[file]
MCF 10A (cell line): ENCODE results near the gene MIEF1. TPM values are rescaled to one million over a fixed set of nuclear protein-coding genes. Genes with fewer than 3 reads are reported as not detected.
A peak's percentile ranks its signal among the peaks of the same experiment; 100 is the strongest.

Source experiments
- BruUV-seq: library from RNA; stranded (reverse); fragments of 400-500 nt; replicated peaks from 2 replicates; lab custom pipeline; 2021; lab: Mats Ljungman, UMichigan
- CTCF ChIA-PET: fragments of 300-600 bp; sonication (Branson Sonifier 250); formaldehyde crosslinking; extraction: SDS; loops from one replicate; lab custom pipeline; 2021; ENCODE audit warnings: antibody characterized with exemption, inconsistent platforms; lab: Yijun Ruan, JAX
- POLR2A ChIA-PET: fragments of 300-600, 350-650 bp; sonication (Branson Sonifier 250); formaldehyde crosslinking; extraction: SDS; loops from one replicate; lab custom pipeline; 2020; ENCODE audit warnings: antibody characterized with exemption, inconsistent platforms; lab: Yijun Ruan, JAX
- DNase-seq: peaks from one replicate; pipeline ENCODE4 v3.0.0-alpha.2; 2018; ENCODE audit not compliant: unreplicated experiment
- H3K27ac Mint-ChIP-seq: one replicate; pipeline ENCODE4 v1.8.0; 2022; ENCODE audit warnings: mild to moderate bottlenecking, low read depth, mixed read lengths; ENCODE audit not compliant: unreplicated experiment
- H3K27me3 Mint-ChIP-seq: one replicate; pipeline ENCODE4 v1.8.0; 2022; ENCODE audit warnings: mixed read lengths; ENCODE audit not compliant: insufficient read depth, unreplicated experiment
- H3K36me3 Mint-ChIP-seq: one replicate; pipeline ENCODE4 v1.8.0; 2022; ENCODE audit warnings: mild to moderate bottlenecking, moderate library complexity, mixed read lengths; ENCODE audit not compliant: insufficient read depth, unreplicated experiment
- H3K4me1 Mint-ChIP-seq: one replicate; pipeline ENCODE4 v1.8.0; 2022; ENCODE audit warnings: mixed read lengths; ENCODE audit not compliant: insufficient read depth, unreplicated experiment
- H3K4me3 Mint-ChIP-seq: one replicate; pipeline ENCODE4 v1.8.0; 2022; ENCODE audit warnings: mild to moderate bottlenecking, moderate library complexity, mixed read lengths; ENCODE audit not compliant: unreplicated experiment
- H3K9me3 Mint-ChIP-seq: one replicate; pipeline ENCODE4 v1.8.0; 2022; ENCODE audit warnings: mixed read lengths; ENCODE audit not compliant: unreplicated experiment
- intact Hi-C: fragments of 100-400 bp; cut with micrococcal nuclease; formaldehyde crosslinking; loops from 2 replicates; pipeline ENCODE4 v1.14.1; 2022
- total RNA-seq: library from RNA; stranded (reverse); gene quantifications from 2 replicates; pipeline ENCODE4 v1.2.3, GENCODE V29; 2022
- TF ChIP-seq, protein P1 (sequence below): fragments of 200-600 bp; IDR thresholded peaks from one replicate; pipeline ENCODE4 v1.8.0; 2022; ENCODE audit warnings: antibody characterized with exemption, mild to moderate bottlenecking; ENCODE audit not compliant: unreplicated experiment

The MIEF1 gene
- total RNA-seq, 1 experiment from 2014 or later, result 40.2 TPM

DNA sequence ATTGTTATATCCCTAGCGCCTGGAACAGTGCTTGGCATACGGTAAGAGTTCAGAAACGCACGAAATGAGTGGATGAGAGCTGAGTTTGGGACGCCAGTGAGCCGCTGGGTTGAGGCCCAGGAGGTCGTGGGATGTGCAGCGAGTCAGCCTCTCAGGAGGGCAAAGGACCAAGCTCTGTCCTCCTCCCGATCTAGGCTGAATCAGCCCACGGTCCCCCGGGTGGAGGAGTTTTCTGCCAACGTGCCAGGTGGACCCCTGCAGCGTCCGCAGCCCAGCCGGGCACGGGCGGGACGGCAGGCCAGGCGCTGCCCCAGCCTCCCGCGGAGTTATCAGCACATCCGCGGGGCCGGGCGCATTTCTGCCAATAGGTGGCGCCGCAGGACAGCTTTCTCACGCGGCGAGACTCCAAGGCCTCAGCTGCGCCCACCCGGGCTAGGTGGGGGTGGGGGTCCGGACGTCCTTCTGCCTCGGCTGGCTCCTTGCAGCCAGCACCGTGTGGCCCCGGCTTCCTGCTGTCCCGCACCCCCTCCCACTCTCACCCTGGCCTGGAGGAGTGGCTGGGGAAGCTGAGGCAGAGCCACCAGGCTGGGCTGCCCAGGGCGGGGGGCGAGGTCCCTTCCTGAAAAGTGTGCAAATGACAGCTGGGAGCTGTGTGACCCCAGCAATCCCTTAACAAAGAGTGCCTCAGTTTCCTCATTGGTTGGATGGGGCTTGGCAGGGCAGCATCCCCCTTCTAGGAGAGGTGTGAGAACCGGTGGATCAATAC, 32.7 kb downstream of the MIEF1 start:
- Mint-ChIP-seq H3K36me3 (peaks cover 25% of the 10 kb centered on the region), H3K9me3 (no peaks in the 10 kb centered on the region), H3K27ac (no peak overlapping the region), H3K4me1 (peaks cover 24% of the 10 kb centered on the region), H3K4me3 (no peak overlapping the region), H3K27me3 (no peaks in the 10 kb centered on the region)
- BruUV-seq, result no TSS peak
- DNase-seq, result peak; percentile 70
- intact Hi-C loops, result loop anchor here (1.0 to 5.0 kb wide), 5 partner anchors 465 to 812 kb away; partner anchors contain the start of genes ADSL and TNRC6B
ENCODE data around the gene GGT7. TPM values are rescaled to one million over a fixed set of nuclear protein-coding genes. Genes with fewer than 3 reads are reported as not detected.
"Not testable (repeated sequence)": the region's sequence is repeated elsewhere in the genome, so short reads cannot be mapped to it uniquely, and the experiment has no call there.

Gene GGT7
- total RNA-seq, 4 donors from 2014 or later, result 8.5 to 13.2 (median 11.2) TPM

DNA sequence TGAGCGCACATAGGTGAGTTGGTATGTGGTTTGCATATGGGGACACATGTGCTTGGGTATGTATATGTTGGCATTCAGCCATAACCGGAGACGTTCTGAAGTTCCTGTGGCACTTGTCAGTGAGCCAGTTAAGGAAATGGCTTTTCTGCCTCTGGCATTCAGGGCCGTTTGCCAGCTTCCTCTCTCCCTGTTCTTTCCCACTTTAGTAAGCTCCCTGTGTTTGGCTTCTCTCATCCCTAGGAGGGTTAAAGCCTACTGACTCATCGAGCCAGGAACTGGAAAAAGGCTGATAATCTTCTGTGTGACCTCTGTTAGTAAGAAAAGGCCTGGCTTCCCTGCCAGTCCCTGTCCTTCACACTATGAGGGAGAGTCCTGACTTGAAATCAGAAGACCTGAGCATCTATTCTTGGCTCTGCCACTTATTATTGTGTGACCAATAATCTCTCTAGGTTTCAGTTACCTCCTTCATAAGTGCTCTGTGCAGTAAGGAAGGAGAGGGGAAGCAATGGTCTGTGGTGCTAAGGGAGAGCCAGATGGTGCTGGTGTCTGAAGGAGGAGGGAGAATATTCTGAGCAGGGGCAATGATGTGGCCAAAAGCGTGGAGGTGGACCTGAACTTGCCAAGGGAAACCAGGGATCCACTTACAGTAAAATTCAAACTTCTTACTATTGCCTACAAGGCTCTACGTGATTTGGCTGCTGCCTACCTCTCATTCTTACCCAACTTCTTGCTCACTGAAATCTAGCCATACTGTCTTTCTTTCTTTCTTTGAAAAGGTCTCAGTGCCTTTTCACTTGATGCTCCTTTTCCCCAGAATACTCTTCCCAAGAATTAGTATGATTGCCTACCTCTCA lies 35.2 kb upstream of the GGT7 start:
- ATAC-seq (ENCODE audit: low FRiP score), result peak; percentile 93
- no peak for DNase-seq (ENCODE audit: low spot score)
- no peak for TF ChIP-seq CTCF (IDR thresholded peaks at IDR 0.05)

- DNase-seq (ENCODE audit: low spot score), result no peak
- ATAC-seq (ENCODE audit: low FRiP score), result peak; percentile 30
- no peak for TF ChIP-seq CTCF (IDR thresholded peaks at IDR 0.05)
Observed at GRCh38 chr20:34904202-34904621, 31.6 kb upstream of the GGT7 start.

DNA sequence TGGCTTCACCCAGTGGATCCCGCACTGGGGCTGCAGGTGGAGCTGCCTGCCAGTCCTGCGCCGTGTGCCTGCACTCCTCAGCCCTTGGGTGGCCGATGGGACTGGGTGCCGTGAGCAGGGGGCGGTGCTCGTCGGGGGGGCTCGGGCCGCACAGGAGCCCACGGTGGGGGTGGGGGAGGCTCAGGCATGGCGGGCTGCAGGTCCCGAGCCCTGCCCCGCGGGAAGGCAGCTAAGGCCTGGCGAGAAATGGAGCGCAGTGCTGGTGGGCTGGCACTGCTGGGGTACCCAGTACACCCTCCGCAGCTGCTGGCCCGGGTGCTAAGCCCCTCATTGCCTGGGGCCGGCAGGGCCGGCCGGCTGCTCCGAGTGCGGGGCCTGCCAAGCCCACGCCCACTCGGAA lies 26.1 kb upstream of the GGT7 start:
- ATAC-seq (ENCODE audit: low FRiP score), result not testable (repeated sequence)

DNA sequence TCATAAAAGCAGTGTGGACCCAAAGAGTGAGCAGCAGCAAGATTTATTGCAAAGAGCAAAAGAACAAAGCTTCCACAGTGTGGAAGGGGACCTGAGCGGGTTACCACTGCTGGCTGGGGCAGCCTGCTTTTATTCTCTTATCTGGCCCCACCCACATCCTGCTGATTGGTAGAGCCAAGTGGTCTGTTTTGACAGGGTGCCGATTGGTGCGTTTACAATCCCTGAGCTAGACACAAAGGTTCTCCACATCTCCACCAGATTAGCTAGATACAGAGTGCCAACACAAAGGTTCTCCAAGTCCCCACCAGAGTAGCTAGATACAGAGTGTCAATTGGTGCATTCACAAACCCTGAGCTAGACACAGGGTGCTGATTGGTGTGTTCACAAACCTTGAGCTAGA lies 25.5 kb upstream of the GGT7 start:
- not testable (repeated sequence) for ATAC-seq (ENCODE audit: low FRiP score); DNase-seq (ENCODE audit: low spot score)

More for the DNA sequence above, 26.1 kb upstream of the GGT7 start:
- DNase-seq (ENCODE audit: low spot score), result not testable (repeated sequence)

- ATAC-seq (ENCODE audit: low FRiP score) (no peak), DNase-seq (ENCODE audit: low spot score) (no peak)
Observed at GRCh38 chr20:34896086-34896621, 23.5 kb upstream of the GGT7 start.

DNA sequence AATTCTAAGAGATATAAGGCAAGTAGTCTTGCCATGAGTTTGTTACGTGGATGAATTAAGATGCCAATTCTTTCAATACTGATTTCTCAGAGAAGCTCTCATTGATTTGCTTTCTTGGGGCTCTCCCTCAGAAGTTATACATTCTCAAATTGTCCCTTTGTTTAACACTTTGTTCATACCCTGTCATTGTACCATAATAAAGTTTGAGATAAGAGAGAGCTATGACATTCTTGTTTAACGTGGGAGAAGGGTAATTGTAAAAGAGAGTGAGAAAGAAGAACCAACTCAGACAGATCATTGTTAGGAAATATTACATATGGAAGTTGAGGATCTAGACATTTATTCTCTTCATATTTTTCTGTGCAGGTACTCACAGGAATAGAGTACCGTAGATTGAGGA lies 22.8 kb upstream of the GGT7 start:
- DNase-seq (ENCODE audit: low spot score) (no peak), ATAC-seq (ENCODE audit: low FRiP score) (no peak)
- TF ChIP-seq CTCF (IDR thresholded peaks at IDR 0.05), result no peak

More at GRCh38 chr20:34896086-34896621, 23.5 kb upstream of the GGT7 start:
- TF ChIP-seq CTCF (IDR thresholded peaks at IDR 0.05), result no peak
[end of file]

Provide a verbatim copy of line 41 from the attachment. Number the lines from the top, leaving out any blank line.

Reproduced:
- DNase-seq (ENCODE audit: low spot score), result not testable (repeated sequence)